For nearly a year, nonagenarian preacher and radio personality Harold Camping predicted the world would end on May 21. Locusts would blanket the earth and millions would die while Camping and his flock would rise up to the sky, rendezvous with Jesus, and ascend to the Kingdom of Heaven. Instead, May 22 happened, Camping postponed the end of the world by five months, and then suffered a debilitating stroke -- leaving a huge vacuum in the Rapture market.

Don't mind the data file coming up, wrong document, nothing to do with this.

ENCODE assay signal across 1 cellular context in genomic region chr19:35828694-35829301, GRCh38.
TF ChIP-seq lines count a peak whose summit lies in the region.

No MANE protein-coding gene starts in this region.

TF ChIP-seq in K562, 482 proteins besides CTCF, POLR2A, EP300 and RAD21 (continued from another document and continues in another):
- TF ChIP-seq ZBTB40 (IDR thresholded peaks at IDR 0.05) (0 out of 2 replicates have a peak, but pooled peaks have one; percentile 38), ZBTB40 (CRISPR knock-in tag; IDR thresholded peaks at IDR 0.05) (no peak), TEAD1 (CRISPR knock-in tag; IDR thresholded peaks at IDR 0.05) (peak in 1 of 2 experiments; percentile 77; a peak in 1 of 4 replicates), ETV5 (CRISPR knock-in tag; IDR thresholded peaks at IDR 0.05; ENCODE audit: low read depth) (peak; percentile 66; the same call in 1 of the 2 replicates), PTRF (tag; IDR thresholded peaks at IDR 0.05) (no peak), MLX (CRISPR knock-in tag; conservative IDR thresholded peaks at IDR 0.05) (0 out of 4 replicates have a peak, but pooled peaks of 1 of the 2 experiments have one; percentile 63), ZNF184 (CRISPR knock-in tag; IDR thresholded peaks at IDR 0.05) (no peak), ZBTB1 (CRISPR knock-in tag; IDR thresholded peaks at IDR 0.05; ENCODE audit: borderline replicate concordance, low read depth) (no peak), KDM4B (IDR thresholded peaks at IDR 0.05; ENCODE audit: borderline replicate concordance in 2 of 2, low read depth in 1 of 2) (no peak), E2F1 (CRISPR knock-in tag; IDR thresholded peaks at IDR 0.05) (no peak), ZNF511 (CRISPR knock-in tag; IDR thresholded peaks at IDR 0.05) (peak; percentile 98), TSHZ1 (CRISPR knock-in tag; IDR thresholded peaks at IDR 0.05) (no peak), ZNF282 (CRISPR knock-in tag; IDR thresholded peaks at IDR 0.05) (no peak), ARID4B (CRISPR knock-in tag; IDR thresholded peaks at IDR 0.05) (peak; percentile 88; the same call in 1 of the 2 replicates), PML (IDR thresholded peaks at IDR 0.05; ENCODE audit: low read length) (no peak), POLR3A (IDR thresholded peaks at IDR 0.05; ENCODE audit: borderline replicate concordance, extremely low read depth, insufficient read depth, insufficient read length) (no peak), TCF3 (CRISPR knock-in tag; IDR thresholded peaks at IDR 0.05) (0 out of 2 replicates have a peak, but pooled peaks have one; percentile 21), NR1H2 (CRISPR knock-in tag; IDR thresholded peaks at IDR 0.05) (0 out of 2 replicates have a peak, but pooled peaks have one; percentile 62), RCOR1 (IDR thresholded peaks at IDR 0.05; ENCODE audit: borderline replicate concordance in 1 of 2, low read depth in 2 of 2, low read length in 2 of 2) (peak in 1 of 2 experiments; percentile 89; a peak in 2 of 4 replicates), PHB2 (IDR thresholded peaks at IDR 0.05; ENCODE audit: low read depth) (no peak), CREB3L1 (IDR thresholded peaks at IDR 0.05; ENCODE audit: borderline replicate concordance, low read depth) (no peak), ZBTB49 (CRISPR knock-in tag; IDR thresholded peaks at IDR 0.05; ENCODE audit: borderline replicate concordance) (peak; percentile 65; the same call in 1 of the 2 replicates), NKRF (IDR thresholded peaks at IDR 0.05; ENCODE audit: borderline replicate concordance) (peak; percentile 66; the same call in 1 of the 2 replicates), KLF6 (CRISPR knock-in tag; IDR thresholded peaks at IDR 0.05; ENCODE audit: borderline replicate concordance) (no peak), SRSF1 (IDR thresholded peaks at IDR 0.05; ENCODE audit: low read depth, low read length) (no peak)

The meltdown came at a propitious moment for apocalypse followers. A proliferation of earthquakes, a plague that may or may not be sweeping Brazil, the Greeks, and Kim Kardashian, among other things, may be conspiring to create a Rapture bubble. In addition to Camping's revised forecast -- the world is definitely going to end on Oct. 21 -- many Rapture-seekers now believe the Aug. 2 debt-ceiling deadline signals that the end may be very, very near.